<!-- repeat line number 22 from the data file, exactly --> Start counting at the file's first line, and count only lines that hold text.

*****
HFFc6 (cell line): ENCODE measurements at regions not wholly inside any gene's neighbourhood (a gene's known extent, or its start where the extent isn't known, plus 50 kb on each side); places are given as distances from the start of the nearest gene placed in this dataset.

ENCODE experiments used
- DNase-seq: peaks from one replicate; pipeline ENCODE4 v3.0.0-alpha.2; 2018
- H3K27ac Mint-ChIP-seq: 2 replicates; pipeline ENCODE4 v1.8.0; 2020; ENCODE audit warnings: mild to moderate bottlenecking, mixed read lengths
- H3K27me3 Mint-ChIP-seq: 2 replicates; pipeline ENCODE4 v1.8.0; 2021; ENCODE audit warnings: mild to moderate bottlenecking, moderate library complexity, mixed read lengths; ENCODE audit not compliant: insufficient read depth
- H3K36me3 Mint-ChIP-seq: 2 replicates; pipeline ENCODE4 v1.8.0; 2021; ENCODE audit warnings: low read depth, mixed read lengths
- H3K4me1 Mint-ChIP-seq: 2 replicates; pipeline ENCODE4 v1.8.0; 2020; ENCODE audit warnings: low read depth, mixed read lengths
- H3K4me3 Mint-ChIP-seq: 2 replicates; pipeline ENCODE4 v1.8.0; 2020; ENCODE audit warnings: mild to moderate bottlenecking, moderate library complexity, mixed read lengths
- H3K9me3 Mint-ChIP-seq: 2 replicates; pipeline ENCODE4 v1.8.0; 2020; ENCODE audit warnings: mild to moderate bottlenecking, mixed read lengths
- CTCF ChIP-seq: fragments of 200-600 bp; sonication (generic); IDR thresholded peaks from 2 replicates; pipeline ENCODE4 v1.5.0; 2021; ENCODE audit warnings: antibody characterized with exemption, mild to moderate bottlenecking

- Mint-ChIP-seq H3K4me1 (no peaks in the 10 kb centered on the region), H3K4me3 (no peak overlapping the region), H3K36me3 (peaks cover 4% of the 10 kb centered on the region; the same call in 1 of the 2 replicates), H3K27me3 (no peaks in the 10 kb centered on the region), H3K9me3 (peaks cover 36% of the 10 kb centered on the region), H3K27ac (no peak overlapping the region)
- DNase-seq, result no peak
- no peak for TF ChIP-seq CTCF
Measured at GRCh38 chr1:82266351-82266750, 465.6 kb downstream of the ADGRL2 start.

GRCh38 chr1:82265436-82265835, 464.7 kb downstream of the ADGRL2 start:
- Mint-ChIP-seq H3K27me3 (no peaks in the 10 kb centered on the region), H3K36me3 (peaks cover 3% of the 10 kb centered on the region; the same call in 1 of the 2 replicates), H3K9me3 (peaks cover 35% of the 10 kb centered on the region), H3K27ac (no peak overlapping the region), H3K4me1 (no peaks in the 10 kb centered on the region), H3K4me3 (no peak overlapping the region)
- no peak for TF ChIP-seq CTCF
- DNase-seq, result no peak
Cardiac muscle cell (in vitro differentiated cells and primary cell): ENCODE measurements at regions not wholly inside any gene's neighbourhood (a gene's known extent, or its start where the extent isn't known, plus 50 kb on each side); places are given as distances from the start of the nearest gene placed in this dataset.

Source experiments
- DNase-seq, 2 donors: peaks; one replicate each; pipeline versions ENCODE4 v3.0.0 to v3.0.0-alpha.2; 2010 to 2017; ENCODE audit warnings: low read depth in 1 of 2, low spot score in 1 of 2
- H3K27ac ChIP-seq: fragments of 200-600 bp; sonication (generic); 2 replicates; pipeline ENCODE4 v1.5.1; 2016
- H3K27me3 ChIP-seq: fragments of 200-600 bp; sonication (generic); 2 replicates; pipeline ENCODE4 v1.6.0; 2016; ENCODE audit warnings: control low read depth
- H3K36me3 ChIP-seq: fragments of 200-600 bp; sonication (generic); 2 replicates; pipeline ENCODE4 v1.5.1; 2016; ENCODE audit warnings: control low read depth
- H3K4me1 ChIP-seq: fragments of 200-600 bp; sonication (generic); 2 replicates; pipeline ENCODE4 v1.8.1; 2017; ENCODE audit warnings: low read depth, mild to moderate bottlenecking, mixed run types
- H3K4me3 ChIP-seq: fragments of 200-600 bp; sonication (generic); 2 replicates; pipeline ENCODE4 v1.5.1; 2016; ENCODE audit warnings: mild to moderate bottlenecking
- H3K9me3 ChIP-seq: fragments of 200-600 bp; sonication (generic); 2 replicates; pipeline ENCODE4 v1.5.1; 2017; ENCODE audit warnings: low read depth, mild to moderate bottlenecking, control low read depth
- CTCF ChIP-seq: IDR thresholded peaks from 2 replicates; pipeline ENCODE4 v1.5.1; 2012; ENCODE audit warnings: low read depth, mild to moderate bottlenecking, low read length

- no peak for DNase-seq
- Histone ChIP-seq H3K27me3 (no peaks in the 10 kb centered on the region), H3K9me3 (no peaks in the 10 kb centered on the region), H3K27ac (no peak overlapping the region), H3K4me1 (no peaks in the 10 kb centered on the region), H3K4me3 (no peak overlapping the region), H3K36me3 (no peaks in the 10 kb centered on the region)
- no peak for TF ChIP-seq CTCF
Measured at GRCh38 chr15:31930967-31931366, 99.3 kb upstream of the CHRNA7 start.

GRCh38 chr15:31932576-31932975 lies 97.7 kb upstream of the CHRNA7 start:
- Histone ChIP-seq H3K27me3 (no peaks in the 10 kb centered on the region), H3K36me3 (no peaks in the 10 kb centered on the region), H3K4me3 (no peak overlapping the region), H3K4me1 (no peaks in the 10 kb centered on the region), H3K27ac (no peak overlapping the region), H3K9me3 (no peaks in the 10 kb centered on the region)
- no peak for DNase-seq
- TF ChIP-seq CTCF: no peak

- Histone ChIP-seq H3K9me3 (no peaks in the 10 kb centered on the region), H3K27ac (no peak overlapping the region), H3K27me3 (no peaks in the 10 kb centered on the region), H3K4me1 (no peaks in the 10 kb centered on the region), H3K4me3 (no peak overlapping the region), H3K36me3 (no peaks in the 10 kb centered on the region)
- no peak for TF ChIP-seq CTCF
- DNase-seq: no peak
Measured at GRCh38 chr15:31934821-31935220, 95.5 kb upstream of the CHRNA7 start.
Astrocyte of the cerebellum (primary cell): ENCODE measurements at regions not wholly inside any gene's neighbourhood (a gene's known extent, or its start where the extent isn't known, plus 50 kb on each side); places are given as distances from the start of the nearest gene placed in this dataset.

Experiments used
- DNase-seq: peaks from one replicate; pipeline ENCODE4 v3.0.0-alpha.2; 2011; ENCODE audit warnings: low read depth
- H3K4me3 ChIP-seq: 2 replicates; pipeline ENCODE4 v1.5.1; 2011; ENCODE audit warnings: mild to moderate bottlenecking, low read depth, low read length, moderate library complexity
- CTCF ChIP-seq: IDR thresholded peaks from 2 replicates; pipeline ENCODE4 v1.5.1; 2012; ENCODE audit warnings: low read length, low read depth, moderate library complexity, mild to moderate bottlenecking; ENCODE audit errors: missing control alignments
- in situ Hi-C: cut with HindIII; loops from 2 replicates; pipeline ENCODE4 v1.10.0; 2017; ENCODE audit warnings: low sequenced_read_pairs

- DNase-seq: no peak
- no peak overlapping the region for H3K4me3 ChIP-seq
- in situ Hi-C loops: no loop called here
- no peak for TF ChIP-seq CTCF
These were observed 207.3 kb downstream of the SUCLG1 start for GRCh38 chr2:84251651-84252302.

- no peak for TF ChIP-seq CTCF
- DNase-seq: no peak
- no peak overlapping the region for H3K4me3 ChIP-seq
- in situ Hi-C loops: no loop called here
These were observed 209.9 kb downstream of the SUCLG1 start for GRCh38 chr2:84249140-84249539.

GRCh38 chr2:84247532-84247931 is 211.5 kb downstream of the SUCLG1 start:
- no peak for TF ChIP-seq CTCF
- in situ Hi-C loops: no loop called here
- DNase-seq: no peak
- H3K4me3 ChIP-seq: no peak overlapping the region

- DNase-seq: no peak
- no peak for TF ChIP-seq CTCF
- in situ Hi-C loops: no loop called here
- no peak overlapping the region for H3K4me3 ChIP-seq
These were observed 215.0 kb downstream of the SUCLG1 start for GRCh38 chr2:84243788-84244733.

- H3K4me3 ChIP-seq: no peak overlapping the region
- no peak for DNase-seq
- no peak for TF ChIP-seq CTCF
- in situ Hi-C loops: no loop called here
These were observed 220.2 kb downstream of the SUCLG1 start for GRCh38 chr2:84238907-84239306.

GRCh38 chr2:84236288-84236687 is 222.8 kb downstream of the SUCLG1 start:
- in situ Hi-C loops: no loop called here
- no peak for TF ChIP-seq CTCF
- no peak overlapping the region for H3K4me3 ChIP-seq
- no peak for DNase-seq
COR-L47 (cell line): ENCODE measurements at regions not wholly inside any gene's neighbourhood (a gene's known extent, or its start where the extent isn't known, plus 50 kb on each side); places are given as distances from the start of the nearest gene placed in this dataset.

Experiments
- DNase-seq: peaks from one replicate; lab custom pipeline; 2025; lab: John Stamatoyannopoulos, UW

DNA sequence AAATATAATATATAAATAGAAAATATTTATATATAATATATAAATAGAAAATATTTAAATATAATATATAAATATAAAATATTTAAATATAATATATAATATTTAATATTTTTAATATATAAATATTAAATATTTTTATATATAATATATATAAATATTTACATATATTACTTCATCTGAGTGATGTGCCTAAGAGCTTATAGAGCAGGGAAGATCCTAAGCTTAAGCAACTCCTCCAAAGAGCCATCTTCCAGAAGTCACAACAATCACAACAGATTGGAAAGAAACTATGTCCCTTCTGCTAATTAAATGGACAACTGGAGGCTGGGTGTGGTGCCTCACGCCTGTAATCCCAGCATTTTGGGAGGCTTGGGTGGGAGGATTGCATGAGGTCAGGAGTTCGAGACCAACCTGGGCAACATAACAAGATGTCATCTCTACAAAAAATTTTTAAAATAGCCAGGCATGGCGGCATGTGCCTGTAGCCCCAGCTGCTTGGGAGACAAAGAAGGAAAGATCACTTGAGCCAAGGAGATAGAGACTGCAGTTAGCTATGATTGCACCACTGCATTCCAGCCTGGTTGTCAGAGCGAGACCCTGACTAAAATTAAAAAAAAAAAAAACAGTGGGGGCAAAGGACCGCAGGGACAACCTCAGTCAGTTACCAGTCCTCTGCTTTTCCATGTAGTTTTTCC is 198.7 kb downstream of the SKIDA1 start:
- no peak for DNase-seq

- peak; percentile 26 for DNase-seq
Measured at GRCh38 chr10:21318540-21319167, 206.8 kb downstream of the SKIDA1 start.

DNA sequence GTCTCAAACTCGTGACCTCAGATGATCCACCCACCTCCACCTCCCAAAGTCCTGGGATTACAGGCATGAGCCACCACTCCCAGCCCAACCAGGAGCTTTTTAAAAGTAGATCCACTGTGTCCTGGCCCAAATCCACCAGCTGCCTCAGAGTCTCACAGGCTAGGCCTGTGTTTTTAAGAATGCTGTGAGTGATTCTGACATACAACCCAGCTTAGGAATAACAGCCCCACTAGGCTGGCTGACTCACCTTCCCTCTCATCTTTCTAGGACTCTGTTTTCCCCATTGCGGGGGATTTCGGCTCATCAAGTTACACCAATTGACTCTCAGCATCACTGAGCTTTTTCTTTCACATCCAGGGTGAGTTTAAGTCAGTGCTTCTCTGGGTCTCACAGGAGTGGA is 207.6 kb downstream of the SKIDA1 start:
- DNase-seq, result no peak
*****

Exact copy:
- H3K27ac ChIP-seq: fragments of 200-600 bp; sonication (generic); 2 replicates; pipeline ENCODE4 v1.5.1; 2016